As a result, the audience sees how World War 1 veteran Ernest Burkhart (Leonardo DiCaprio) becomes complicit in the killings at the instruction of his uncle, William King Hale (Robert De Niro), who presents himself as one of the area’s upstanding citizens, and a close friend of the Osage. Weak-willed Ernest does what he’s told, at the exact same time he falls for and has a family with Osage heiress Mollie Burkhart (Lily Gladstone). 

‘Killers of the Flower Moon’. (Photo: Paramount Pictures)

‘Killers of the Flower Moon’. (Photo: Paramount Pictures)

‘Killers of the Flower Moon’. (Photo: Paramount Pictures)

Lily Gladstone, Robert De Niro and Leonardo DiCaprio in ‘Killers of the Flower Moon’. (Photo: Paramount Pictures)

How can someone reconcile their love for a person at the same time that, motivated by greed, they commit atrocities that hurt that same individual? How can you console your partner with sincerity when you are the cause of their suffering?

Killers of the Flower Moon punches hardest when it grapples with this scenario. The film keeps viewers clenched tight in these moments, and it has a lot to do with the engrossing, very different performances from the film’s trio of leads. 

Read more in Daily Maverick: The best must-see movies you may have missed or overlooked in 2023

DiCaprio may not have earned an Oscar nomination for his work here, but it is one of his most striking portrayals. Completely forgoing likeability, Ernest is a dim-witted, slow-moving predator, while De Niro – who gets to actually act after what feels like years of just repeating one on-screen persona – embodies that special breed of callous evil couched in soft-spoken rationality. Meanwhile, Gladstone’s Mollie is fully aware of the coyotes around her, quietly observing as she craves honesty and justice.

Lily Gladstone in ‘Killers of the Flower Moon’. (Photo: Paramount Pictures)

Leonardo DiCaprio as Ernest Burkhart in ‘Killers of the Flower Moon’ is one of his most striking portrayals. (Photo): Paramount Pictures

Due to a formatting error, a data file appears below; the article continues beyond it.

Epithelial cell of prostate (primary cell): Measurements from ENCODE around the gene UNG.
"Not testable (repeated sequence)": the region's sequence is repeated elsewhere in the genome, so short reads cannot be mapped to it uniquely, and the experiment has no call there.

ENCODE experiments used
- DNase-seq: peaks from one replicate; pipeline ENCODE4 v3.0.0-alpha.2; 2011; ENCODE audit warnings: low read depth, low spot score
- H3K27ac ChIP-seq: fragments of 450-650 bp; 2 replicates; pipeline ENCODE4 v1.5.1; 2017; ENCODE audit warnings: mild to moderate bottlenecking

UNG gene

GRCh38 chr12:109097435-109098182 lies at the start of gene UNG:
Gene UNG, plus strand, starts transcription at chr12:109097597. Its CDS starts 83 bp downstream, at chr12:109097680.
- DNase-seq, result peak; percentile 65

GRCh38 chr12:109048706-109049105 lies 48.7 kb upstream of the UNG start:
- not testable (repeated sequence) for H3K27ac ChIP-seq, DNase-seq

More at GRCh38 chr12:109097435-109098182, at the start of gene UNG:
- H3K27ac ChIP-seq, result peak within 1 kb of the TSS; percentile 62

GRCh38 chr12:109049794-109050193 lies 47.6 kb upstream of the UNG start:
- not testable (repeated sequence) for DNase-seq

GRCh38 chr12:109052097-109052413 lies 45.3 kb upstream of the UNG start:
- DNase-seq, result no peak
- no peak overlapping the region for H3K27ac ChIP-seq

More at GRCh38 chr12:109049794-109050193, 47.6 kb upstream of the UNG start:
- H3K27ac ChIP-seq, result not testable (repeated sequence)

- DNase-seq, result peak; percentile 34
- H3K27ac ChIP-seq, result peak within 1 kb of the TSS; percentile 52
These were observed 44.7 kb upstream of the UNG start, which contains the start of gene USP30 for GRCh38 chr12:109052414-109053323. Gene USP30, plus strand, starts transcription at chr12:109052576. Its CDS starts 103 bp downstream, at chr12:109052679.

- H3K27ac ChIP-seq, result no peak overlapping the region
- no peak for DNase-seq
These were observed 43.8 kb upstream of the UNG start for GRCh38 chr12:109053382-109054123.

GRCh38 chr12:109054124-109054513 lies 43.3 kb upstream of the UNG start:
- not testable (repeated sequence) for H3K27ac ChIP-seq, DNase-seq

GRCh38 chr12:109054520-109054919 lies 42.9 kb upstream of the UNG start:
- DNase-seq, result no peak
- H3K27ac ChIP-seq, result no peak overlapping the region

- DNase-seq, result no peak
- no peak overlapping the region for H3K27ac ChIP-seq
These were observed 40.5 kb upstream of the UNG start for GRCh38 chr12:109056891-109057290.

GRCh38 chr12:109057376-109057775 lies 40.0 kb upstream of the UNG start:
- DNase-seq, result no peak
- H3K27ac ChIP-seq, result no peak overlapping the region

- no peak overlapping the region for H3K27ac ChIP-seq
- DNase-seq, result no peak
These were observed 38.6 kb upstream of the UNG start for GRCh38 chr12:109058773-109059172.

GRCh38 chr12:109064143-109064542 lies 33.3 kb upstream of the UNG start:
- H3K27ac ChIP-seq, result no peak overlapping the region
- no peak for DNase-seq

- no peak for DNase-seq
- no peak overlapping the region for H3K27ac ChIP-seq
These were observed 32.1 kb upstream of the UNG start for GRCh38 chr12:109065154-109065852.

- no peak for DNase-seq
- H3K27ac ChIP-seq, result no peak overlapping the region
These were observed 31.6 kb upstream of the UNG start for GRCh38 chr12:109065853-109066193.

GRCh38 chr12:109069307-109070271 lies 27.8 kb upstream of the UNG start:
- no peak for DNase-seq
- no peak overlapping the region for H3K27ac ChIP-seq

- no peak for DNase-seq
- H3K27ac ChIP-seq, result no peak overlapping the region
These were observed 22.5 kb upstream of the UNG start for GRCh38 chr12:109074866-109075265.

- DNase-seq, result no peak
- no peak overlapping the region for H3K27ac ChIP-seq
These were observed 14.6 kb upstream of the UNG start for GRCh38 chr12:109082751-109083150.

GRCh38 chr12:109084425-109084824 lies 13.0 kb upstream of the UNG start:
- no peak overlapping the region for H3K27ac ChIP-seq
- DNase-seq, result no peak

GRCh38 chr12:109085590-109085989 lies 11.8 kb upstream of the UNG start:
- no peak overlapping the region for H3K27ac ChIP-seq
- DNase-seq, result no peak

Killers of the Flower Moon may be punctuated by violence but it’s often the quieter instances – the conversations – that are most compelling.

That and the fact that the movie does an excellent job of showing how America has always been a jaw-droppingly weird place. Not just now. Viewers are as likely to shake their head in disbelief as chortle at the ridiculousness as they are invited into a time where grown men get their backside paddled as punishment inside Masonic Lodges, and the Ku Klux Klan enjoys daytime parades.

Then there are the inept criminals who fumble the simplest instruction, while peculiarities in a legal system meant that a man could request and receive unsupervised time with a witness against him. 

When interest in Killers of the Flower Moon flags, it’s these scenes that draw one back in, and carry you through to the end of its wild, sometimes bumpy ride – which is experienced in a very sleek vehicle. DM

Having been released in cinemas on 20 October 2023, Killers of the Flower Moon is now screening on Apple TV+.

This story was first published on PFangirl.com.

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  • T'Plana Hath says:

    Absolute snooze-fest. At 206 minutes, this should have been a mini-series. As for the performances, I haven’t hated Robert De Niro this much since 𝘑𝘢𝘤𝘬𝘪𝘦 𝘉𝘳𝘰𝘸𝘯 and I’ve been a huge fan ever since 𝘛𝘢𝘹𝘪 𝘋𝘳𝘪𝘷𝘦𝘳. I wanted to reach into the TV and punch Leonardo Di Caprio’s stupid jaw and tell him to talk properly! Lily Gladstone was impressive, however, but only because I didn’t know one could act while fast asleep. If 3-hour Scorsese ‘epics’ like 𝘛𝘩𝘦 𝘐𝘳𝘪𝘴𝘩𝘮𝘢𝘯 are your thing, this might be for you, but stacked against his other works – this was just mind-numbingly boring.